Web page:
All Systems Red (The Murderbot Diaries, #1) by Martha Wells

Rating: 4/5. Ok, “diaries” is a bit of an odd term given the genre of this series but surprisingly the Murderbot Diaries is doing very well and popular! I borrowed it on a whim from my library and got hooked after a few chapters in (very short read). I have a soft spot for si-fi and things going wrong in outer space. It follows a security robot tasked to protect a team that is out surveying a new planet when they started to realize that they are being sabotaged and in danger. What I love about this book is the concept of robots assigned to different duties; the notion of robots and humans living together; the characters were well established and all have different personality and traits. Unfortunately, the climax fell short. It was a good build up but amounted to nothing in the end. I even got chills at some point but overall, weak ending. I’d love to read the rest of the series though!


American Prison: A Reporter’s Undercover Journey into the Business of Punishment by Shane Bauer

Rating: 3/5. I love investigative journalism because they do get down to the nitty-gritty of the issue they’re investigating. I borrowed this on a whim as well and it turned out to be very insightful. It explores how how private businesses turned a profit on prisoners and “contracting” out prisoners for manual work. It also takes a look at how prisoners are treated and kept in one prison, and to explore all angles of business, the reporter also becomes an employee of the state. I can’t believe the mistreatment, and how severely underpaid jail officers are in what seems like a horrible and stressful job!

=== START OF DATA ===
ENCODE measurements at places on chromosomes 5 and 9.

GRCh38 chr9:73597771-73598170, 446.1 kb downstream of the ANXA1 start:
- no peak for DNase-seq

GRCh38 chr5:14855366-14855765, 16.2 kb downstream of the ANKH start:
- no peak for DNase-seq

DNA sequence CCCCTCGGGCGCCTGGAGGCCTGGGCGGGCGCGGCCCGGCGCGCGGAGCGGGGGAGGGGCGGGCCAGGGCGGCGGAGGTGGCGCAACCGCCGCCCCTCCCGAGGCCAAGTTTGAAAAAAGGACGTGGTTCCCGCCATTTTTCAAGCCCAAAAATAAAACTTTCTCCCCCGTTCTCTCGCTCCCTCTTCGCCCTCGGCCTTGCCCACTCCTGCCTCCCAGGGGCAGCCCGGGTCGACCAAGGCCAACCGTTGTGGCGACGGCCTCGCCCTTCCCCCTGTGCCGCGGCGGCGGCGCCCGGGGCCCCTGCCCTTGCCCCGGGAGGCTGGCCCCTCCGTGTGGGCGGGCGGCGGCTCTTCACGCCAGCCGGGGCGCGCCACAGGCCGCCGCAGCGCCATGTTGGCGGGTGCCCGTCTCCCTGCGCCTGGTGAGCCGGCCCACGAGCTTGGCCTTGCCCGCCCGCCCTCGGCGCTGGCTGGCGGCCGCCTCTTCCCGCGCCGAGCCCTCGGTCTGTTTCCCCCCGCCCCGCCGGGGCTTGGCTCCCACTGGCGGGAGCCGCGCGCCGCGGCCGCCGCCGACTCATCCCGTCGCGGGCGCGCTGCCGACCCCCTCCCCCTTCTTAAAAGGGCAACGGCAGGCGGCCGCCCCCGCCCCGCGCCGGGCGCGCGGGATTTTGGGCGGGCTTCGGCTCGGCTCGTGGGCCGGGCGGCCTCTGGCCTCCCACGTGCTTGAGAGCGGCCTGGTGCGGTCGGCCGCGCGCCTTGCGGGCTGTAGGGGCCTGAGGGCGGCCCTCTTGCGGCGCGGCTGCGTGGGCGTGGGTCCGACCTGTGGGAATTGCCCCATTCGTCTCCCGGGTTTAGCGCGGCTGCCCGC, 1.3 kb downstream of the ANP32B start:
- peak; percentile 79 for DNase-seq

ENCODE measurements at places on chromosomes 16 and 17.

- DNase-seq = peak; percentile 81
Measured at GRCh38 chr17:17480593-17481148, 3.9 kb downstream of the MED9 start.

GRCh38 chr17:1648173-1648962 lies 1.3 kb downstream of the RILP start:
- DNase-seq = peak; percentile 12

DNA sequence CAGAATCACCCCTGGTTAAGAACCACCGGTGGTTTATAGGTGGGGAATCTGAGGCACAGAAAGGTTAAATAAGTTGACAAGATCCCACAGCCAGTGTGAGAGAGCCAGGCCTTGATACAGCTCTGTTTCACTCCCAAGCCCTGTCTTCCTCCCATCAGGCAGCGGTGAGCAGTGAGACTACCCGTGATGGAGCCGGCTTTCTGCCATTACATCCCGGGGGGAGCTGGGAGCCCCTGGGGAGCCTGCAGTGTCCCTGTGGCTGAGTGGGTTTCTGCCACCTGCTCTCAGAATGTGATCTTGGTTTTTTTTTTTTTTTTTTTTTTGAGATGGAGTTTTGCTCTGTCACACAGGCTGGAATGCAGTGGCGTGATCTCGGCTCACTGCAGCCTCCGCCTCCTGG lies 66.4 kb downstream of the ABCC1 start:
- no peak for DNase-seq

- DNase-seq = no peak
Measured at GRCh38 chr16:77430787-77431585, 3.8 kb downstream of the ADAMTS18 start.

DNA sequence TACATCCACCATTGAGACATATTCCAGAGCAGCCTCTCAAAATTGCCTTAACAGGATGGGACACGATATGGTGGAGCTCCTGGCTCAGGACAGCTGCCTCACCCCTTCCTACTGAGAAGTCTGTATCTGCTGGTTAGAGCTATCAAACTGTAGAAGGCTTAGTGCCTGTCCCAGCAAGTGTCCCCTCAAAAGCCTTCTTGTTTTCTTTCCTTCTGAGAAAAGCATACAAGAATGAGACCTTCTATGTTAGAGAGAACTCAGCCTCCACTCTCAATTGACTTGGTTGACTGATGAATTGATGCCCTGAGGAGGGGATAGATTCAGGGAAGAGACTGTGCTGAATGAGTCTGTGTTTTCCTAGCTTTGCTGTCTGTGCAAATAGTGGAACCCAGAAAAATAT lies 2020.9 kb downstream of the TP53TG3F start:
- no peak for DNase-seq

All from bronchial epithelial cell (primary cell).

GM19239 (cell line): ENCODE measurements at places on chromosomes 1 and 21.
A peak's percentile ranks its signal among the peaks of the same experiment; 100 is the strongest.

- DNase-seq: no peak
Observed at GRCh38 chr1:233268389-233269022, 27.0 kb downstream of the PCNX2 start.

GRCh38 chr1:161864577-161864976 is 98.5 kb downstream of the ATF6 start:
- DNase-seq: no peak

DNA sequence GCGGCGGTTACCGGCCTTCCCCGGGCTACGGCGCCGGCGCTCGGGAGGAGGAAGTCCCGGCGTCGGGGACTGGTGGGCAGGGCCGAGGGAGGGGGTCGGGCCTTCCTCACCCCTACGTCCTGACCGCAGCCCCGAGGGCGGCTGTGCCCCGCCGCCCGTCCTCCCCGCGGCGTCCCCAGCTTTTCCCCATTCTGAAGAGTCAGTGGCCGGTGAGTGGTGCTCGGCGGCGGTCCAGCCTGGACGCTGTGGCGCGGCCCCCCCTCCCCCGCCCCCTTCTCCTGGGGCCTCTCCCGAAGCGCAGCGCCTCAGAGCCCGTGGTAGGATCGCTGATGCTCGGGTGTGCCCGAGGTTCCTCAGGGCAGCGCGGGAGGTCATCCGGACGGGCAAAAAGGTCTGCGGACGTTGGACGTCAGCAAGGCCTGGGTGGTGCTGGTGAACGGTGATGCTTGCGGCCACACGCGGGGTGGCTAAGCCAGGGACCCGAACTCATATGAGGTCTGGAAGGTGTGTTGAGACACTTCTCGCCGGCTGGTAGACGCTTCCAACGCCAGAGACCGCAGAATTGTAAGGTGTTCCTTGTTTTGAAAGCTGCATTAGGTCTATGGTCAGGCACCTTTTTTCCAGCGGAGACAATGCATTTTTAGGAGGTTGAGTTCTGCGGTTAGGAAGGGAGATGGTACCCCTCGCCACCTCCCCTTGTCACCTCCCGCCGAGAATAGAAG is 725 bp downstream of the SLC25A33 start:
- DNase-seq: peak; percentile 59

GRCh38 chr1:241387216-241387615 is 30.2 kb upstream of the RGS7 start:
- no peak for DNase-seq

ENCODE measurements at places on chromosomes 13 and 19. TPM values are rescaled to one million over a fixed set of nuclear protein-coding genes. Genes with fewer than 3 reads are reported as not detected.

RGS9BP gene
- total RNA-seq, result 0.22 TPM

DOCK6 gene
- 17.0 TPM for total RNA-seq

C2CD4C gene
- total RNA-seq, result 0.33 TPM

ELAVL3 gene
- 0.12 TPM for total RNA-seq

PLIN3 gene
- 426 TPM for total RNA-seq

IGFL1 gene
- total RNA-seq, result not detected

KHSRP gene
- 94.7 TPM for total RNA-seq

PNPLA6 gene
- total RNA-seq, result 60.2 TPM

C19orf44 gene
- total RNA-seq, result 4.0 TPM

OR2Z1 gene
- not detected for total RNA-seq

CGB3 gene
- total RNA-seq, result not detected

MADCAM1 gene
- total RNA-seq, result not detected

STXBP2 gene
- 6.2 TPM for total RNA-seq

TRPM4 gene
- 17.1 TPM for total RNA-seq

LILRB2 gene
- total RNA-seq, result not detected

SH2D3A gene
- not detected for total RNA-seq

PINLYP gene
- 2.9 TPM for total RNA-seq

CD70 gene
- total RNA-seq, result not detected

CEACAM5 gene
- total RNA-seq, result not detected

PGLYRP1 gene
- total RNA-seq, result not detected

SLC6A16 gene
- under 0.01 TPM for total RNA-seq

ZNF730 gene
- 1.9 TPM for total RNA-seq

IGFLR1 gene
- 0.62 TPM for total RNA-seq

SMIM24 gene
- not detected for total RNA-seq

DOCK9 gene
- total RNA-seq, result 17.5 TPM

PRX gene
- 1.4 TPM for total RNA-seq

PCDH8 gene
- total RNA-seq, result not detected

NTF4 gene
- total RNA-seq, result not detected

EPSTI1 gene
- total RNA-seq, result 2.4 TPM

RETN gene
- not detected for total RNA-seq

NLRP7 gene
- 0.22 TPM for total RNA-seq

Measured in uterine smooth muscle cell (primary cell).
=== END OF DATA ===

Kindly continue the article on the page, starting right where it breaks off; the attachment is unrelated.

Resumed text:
Hockey Moms: Realities from the Rink: Introducing 20 Women You Already Know by Julie Bertuzzi

Rating: 2/5. Another book borrowed on a whim! Especially since it’s written by the wife of Todd Bertuzzi. It’s very cute and gives a bit of chuckles from time to time. Ultimately, it gives you an glimpse of what being a Hockey Mom is like and 20 types of Hockey Moms you find in the rink. Maybe because I’m not a Hockey Mom, I couldn’t fully relate but overall, cute little book that you can pick up if you REALLY don’t have anything else to read.


Not bad reads in February! I think I’d limit what I borrow “on a whim” since that tends to be a hit or miss for me and sometimes, it just draaaaaags on. I’m actually really disappointed in how bad The Mortal Instruments were. I love Young Adult, and even Teens but the first 2 installments were just torturous to get through.

To read more book reviews, click here!

Have you read any of these books? Got one in mind I should try? Let me know! And, if we’re not friends on Goodreads yet… what are you waiting for?